Developing a Style

The idea of having a drawing style loomed over me as I started this project. It was something I wanted to ignore as I churned out the bad drawings and awkward body language and awful hands. The idea of style seems really stagnant and not conducive to being human and ever-changing, growing and learning. So I tend to stay away from officially adhering to any one style; instead, I like following my interests and I realize that my style follows. 

As a high school art teacher, it’s hard to dissuade students from latching on to one particular style. They scroll and scour the internet looking at everyone else’s work and they feel pressure to settle on something, but I think this is somewhat detrimental to their own development as artists. Although the internet is an amazing resource, sometimes just putting pen to paper is the true test of what your style will ultimately be. I find that everything else is theoretical and sometimes even wishful thinking. How your hands manipulate materials is truly distinctive to you.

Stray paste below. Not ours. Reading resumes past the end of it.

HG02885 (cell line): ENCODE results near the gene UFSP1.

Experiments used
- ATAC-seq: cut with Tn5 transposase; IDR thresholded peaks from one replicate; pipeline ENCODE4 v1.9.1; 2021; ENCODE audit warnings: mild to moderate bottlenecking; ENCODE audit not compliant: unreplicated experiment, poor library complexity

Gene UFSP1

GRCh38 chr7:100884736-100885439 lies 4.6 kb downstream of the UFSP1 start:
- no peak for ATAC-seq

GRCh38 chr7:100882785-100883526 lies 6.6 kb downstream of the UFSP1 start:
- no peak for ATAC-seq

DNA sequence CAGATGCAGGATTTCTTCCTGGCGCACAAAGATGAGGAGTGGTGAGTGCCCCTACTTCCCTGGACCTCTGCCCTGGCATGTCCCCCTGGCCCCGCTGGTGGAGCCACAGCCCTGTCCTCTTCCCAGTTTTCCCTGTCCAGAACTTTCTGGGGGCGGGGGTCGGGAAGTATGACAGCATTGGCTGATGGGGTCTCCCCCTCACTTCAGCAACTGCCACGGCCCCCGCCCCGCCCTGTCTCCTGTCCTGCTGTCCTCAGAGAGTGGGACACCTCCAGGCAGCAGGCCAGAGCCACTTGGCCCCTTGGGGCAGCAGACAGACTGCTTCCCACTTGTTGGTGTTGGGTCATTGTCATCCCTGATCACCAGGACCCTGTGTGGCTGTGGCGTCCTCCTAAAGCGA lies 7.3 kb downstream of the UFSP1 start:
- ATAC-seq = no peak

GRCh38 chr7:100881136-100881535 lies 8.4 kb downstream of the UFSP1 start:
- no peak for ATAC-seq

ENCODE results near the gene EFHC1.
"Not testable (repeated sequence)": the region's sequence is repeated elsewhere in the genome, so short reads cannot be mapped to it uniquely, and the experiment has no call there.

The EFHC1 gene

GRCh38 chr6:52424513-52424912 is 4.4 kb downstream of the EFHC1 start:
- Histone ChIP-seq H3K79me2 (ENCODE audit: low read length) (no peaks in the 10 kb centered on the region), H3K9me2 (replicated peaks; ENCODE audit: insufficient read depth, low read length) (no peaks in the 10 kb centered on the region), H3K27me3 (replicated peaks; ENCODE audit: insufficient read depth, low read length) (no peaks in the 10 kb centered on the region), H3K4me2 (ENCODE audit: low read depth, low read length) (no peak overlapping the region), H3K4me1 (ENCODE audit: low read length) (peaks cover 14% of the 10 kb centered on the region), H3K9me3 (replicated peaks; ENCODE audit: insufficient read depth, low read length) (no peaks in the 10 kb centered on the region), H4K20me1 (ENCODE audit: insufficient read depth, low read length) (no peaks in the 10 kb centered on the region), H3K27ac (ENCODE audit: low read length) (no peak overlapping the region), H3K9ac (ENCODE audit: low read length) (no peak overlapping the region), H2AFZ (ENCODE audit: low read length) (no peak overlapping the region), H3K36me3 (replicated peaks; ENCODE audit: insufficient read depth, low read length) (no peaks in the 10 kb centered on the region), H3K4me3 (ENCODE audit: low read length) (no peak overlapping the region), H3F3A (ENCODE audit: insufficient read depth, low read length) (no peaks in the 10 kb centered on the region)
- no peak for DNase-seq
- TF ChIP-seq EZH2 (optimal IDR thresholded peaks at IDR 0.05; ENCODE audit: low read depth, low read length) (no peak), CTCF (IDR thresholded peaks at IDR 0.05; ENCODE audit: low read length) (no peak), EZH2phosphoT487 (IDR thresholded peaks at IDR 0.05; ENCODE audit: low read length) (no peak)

I thought I’d share with you some early artwork to show my own development of style. Here are some examples of character turnaround sheets I did: the first one completed November 2018 and the second completed May 2019. I found it useful to consider the details of a character – wardrobe, expressions, body language, and other accessories – that would best express their own personal histories. I know that these characters will evolve as the story does.